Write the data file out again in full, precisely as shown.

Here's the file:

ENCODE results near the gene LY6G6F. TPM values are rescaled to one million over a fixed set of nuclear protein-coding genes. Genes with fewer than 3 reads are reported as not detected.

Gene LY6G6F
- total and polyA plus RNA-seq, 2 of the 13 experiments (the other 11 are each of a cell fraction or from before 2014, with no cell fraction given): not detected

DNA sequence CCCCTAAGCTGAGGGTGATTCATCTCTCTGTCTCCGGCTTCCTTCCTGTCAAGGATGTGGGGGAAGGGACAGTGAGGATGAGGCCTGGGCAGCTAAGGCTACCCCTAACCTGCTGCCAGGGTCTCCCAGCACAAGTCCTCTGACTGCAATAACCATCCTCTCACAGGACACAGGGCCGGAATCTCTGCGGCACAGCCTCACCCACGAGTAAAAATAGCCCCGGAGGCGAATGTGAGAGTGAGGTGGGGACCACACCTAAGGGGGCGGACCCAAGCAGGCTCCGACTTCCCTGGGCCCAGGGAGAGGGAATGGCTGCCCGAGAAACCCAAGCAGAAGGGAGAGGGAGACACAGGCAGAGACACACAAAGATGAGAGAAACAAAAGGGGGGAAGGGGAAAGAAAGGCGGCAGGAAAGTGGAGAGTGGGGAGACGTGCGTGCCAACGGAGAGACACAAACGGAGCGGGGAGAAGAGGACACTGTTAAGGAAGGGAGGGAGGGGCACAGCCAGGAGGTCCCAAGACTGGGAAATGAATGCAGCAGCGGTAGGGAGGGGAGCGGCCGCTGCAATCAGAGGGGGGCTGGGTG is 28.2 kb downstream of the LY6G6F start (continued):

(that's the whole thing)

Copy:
ENCODE results near the gene LY6G6F. TPM values are rescaled to one million over a fixed set of nuclear protein-coding genes. Genes with fewer than 3 reads are reported as not detected.

Gene LY6G6F
- total and polyA plus RNA-seq, 2 of the 13 experiments (the other 11 are each of a cell fraction or from before 2014, with no cell fraction given): not detected

DNA sequence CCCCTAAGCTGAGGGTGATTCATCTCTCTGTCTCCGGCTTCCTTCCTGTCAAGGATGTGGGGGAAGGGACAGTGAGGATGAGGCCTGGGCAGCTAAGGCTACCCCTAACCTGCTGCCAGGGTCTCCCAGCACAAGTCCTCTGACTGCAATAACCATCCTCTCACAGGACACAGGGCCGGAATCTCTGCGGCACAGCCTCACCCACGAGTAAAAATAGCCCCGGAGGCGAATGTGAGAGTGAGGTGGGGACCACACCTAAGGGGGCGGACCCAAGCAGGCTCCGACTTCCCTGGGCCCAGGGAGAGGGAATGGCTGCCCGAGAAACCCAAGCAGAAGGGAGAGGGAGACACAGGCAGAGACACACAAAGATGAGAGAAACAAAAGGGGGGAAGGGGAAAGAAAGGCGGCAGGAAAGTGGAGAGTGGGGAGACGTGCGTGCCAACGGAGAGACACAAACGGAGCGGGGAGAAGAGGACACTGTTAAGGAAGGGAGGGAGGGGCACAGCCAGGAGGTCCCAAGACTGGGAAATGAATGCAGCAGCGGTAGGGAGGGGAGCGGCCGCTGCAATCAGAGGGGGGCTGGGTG is 28.2 kb downstream of the LY6G6F start (continued):